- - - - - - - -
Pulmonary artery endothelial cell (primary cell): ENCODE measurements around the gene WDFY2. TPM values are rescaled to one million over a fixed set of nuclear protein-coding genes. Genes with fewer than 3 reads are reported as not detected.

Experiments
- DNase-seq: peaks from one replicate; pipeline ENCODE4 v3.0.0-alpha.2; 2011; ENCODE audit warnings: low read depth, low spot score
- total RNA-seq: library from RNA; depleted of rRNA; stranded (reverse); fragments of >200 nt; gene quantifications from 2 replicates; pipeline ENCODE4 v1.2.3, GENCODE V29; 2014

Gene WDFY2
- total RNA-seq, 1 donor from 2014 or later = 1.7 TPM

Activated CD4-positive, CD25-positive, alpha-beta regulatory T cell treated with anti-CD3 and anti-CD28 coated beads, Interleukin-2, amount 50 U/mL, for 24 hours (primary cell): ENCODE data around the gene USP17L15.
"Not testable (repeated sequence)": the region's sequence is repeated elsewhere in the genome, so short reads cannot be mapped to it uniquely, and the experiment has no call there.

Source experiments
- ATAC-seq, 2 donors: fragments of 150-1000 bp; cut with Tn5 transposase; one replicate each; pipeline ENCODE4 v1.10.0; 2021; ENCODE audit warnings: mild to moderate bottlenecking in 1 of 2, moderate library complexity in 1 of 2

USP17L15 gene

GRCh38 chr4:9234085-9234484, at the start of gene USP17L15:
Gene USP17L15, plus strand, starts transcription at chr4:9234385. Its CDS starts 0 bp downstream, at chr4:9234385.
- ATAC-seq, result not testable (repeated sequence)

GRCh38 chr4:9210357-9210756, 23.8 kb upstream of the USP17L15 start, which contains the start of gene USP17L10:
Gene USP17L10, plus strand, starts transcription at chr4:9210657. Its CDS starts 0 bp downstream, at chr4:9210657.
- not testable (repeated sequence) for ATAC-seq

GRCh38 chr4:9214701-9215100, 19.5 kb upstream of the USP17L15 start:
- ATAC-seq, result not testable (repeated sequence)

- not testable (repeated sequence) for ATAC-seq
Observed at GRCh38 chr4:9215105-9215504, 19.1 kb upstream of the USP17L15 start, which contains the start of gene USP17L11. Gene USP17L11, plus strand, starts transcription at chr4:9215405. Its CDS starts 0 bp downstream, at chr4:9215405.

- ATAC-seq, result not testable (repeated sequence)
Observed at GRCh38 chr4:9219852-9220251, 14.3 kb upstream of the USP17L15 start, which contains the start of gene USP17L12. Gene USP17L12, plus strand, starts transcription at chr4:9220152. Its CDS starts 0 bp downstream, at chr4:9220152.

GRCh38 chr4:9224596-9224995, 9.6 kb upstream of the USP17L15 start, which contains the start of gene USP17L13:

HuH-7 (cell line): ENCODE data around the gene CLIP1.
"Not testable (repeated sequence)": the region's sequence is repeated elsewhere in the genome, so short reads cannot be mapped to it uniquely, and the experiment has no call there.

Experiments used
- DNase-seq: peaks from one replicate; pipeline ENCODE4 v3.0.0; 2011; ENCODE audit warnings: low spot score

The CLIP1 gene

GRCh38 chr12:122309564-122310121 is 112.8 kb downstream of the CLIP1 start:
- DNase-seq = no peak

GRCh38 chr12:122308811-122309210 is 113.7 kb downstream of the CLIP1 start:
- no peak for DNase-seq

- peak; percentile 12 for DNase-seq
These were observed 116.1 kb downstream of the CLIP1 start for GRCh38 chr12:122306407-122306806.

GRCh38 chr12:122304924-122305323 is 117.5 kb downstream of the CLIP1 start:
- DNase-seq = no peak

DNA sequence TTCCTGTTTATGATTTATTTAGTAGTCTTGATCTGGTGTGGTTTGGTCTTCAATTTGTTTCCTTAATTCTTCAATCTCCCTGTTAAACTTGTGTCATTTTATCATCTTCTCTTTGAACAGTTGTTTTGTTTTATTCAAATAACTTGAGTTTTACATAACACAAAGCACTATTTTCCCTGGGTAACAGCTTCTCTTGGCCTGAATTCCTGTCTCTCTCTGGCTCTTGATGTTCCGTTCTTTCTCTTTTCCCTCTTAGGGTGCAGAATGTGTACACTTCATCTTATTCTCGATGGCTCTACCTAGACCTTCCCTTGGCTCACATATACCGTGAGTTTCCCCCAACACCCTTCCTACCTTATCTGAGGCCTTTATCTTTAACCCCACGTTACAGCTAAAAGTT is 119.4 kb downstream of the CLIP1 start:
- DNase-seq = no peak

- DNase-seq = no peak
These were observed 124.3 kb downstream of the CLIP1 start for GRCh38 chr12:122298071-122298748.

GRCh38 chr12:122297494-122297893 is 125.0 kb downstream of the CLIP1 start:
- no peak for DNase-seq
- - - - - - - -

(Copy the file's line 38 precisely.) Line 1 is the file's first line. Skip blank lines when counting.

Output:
DNA sequence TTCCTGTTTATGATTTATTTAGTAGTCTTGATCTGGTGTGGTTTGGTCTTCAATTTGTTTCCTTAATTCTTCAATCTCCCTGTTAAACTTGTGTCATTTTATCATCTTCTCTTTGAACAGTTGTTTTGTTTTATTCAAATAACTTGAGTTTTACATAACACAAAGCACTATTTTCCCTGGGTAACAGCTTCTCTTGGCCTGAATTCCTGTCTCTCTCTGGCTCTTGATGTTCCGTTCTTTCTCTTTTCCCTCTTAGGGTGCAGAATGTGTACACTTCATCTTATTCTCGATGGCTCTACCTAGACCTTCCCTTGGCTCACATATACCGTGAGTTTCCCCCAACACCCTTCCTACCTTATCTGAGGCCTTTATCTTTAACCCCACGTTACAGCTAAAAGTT is 119.4 kb downstream of the CLIP1 start: